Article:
How Property is Divided in a Divorce in Utah
Property division is an extremely important part of any divorce. It doesn’t matter how much or how little property you and your spouse own, or what sort of assets you may or may not possess – one way or another, your resources eventually need to be divided. But is it always a 50-50 split? What’s the difference between community property states and equitable distribution states? What happens if you can’t agree with your spouse, but you don’t have a prenuptial agreement to guide you? Divorce attorney Darwin Overson explains how property division works in Utah.
Equitable Distribution vs. Community Property States
There are two systems of property division in the United States: equitable distribution, and community property. Utah is an equitable property state, but what does that mean for divorcing spouses? How are community property states different?
Equitable distribution is a misleading term which seems to imply a perfectly even, 50-50 division right down the middle. However, that’s not what “equitable” actually means.
The point of equitable distribution is that each spouse receives a fair and reasonable portion of property. For example, if one spouse has considerably greater income than the other, a half-and-half property split would technically be equal, but it still wouldn’t be fair. Put simply, equitable distribution tries to put each party on a level playing field.
Of course, that doesn’t mean a 50-50 split is impossible – just that it isn’t guaranteed. Long-term marriages, for example, can result in an even 50-50 property division. In cases involving short-term marriages, the court will attempt to “put the people back into the economic position they had before the marriage,” meaning that each party gets to keep whatever he or she owned when the marriage first started.
Judges consider a variety of factors when deciding what sort of property division would be fair and equitable. For example, the judge will weigh:
- The age and health of each spouse, which impacts earning ability and medical expenses.
- The duration of the marriage.
- What sort of job, if any, each spouse has.
- What sort of income, if any, each spouse earns.
Most states are equitable distribution states. In community property states, all property and assets are divided evenly down the middle with a 50-50 split regardless of outside factors like age, health, or income.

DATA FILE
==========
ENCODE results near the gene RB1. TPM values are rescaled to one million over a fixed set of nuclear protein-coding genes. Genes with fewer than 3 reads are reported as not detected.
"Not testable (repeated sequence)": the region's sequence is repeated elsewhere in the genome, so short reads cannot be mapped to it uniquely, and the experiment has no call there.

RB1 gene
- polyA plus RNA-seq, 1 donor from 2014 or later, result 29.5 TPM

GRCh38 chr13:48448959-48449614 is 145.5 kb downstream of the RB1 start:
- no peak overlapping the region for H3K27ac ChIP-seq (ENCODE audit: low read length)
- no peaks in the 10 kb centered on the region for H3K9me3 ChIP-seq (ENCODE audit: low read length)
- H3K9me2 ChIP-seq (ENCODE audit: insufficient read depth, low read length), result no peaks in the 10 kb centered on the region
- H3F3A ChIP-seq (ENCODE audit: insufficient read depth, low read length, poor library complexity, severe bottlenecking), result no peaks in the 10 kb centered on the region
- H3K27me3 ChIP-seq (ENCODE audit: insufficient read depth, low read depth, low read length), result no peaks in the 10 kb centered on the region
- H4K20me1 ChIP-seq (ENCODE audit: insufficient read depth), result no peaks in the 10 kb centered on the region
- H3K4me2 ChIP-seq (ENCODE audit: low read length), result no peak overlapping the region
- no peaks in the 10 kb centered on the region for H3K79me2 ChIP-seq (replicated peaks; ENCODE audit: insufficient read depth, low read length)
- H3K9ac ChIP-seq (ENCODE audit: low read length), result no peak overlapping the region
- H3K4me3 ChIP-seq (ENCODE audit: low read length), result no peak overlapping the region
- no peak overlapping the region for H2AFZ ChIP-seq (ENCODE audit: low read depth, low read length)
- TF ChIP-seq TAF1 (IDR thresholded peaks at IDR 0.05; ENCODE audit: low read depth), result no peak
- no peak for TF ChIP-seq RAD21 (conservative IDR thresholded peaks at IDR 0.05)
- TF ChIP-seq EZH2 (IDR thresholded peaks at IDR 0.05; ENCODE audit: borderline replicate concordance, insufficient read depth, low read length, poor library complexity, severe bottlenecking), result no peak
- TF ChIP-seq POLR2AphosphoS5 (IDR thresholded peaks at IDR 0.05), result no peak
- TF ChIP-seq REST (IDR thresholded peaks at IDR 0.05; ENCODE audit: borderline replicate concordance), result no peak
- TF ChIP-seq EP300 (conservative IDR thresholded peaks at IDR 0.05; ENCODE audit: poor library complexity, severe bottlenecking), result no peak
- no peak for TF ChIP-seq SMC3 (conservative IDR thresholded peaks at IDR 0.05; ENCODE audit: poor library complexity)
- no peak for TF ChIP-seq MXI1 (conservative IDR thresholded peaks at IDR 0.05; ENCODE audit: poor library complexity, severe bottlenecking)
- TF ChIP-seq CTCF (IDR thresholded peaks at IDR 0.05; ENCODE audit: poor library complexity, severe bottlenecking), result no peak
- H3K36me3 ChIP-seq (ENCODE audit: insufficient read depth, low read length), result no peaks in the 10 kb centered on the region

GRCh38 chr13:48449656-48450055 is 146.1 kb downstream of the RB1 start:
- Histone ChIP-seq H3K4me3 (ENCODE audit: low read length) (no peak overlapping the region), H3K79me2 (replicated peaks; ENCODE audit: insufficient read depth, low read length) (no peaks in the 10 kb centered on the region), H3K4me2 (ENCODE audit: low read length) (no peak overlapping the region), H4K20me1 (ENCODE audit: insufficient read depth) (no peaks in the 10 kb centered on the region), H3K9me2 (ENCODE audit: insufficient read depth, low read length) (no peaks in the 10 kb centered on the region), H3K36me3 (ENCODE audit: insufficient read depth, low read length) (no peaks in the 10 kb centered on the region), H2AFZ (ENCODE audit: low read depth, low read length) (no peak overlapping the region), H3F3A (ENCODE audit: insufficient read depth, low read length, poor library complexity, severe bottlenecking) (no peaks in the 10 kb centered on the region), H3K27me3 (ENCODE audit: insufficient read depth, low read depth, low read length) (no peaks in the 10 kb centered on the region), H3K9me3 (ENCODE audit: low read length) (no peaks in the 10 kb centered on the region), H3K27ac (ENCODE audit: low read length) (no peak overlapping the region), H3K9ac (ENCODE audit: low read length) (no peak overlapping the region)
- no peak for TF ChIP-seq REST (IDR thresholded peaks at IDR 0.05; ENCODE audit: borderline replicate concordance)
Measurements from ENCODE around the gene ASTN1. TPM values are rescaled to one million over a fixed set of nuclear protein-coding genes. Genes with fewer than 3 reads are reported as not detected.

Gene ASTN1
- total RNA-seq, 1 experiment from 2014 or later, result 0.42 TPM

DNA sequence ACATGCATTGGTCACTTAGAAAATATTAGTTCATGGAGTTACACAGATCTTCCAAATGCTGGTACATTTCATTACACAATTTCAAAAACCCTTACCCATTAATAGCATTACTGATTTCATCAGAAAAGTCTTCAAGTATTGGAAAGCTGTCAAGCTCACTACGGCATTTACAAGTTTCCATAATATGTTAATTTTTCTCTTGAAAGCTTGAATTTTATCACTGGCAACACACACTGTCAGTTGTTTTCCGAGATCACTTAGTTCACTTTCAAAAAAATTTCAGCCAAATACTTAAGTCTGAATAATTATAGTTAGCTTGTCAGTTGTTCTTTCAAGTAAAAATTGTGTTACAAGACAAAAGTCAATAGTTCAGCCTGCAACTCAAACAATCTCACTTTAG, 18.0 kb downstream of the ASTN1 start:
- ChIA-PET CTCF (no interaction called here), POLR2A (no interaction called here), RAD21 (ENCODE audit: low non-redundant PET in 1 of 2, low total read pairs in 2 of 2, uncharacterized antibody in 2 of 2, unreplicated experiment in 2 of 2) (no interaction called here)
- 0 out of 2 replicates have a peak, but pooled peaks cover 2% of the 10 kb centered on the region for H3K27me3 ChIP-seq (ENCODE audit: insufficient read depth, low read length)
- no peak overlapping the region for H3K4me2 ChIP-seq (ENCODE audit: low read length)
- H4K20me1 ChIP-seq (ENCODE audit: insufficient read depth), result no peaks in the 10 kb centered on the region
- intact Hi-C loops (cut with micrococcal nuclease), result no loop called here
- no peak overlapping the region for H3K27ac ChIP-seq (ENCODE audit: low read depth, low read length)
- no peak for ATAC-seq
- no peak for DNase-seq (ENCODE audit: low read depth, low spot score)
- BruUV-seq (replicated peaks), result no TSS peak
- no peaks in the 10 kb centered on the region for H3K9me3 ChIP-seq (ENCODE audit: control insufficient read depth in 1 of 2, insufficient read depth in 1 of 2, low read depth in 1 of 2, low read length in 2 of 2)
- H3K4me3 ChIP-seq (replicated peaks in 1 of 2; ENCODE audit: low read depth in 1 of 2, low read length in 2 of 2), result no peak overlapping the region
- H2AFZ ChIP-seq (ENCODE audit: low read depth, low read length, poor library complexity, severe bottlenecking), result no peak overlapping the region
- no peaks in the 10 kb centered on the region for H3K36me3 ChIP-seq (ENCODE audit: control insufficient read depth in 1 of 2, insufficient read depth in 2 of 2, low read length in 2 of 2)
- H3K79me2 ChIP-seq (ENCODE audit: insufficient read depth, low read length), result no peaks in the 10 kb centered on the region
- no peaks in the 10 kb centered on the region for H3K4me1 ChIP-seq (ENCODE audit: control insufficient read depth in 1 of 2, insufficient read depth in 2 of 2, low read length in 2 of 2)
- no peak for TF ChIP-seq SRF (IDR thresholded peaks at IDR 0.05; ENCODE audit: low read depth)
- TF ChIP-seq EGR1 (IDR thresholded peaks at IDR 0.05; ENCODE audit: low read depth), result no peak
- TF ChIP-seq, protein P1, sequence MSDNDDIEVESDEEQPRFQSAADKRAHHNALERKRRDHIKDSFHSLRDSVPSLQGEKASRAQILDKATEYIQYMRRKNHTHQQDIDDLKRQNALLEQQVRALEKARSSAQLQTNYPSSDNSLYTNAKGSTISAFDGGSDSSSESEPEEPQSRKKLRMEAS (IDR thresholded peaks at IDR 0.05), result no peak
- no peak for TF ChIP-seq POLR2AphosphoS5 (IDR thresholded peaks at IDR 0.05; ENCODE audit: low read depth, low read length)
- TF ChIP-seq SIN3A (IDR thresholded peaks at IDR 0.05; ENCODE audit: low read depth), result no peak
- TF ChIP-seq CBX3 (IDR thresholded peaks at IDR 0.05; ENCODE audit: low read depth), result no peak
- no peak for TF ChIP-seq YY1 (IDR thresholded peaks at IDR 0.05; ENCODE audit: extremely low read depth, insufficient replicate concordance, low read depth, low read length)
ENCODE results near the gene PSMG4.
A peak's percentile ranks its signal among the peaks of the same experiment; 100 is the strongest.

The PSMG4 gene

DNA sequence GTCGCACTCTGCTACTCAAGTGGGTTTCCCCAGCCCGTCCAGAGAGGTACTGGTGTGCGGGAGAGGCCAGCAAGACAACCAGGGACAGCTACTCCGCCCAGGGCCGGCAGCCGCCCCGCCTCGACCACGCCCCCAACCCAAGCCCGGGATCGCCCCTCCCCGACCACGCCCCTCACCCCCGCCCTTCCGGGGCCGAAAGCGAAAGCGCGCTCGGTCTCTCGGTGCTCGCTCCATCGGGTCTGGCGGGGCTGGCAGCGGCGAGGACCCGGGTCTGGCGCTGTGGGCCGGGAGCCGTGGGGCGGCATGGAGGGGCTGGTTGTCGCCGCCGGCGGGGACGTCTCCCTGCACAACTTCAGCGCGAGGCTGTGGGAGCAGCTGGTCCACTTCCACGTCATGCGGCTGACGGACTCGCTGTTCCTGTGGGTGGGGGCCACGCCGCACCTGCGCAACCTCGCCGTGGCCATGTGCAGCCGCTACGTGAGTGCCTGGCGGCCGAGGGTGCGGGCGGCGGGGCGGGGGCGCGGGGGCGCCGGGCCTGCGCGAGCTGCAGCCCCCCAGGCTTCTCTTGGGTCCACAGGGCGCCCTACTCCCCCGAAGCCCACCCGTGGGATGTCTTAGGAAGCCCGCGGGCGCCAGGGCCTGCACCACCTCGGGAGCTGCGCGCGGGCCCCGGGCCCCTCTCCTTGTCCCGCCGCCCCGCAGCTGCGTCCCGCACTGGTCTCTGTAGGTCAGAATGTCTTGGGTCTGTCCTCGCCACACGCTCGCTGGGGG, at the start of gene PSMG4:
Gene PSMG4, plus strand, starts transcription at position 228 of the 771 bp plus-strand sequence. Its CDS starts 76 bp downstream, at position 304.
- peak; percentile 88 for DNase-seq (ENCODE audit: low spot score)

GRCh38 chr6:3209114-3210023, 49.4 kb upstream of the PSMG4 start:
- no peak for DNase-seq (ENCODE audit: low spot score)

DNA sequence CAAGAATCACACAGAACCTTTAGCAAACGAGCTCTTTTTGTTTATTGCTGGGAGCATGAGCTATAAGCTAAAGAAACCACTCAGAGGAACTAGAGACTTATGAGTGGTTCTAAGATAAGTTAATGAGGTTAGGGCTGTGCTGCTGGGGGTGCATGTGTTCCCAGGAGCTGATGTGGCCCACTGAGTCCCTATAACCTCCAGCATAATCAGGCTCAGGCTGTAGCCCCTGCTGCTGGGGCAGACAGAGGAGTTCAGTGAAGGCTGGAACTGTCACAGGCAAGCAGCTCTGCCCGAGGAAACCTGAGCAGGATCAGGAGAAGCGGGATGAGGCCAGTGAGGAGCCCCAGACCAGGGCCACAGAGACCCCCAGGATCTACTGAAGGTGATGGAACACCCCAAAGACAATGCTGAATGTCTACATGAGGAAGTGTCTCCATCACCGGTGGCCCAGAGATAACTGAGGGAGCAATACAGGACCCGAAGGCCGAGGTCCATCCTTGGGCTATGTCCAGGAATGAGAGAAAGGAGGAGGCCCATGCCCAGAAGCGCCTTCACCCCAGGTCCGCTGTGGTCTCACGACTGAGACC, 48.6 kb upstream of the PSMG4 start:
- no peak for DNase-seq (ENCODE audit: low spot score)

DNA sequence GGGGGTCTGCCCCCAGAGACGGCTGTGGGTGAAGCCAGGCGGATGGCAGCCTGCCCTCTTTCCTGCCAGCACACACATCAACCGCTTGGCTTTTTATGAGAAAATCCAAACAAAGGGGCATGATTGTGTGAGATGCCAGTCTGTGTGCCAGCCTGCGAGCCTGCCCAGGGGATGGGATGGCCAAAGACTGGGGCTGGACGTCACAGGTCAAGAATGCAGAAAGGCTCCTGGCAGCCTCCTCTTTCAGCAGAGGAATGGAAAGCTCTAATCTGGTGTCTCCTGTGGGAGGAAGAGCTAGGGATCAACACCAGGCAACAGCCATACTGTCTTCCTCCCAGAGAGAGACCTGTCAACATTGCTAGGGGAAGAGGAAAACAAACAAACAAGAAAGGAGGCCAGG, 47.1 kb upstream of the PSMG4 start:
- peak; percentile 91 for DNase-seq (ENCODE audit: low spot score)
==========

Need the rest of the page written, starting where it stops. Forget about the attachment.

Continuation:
Marital Property vs. Separate Property: Who Keeps What?
It’s important to emphasize that equitable distribution affects only marital property, which doesn’t necessarily include all the property you and your spouse may own.
Utah’s laws do not supply a clear-cut definition distinguishing marital property from separate property, which can lead to ambiguity and confusion. However, as a general rule, the court will typically determine that “property owned by the spouses before the marriage or received by gift or inheritance during the marriage is usually not considered to be marital property.”
For example, if you alone inherit money from your relatives, and your wife or husband is not included in the inheritance, the inheritance is considered to be your own, separate property. The court cannot award an item of your separate property to your spouse, or vice versa.
Spouses are usually allowed to keep items which aren’t deemed marital property, though there are a few exceptions. For example, separate property can later become marital property depending on how it is used.
What Happens to Assets if There’s No Prenuptial Agreement?
While somewhat controversial, prenuptial agreements have proven invaluable to countless divorcing couples. Prenuptial agreements, also called “prenups” or premarital agreements, outline how the division of property is to be handled in the event of a future divorce. This includes real property (like land and houses), personal property (like furniture and jewelry), and pension plans and retirement benefits (like 401(k)s and defined contribution plans).
In short, prenups act like blueprints. So, if you never made a prenup, what are happens when the time comes to carve up your assets and possessions?
In cases where no premarital agreement exists to guide the division of assets, the court will determine how the assets and possessions should be divided, just as it would for marital property. In fact, even if you do have a prenup, there are certain areas where the court must nonetheless intervene. For example, prenuptial agreements are not allowed to include any stipulations regarding child support, healthcare coverage for children, or the costs of childcare (like daycare, food, and clothing).
If you’re thinking about filing for divorce or have already been served with divorce papers, it’s important to seek legal help from an experienced attorney who can guide you through the process. To set up a free and completely private legal consultation, call divorce lawyer Darwin Overson at (801) 733-1308.